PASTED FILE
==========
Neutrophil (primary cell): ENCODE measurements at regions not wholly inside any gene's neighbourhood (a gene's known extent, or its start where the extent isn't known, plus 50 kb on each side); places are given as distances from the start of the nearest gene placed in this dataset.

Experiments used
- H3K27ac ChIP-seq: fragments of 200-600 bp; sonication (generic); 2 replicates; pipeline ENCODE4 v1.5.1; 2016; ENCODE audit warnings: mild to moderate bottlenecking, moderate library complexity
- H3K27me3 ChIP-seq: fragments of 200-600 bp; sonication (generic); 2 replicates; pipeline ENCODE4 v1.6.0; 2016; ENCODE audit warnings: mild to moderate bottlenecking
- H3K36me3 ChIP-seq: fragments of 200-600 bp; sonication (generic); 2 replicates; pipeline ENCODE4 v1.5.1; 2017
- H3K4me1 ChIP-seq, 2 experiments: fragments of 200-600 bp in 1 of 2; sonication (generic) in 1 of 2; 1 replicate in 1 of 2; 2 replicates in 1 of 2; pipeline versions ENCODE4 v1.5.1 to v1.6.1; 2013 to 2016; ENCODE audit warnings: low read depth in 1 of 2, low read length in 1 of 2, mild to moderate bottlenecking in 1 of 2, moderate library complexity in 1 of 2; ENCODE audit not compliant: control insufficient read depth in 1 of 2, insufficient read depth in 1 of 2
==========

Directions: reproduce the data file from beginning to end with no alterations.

Neutrophil (primary cell): ENCODE measurements at regions not wholly inside any gene's neighbourhood (a gene's known extent, or its start where the extent isn't known, plus 50 kb on each side); places are given as distances from the start of the nearest gene placed in this dataset.

Experiments used
- H3K27ac ChIP-seq: fragments of 200-600 bp; sonication (generic); 2 replicates; pipeline ENCODE4 v1.5.1; 2016; ENCODE audit warnings: mild to moderate bottlenecking, moderate library complexity
- H3K27me3 ChIP-seq: fragments of 200-600 bp; sonication (generic); 2 replicates; pipeline ENCODE4 v1.6.0; 2016; ENCODE audit warnings: mild to moderate bottlenecking
- H3K36me3 ChIP-seq: fragments of 200-600 bp; sonication (generic); 2 replicates; pipeline ENCODE4 v1.5.1; 2017
- H3K4me1 ChIP-seq, 2 experiments: fragments of 200-600 bp in 1 of 2; sonication (generic) in 1 of 2; 1 replicate in 1 of 2; 2 replicates in 1 of 2; pipeline versions ENCODE4 v1.5.1 to v1.6.1; 2013 to 2016; ENCODE audit warnings: low read depth in 1 of 2, low read length in 1 of 2, mild to moderate bottlenecking in 1 of 2, moderate library complexity in 1 of 2; ENCODE audit not compliant: control insufficient read depth in 1 of 2, insufficient read depth in 1 of 2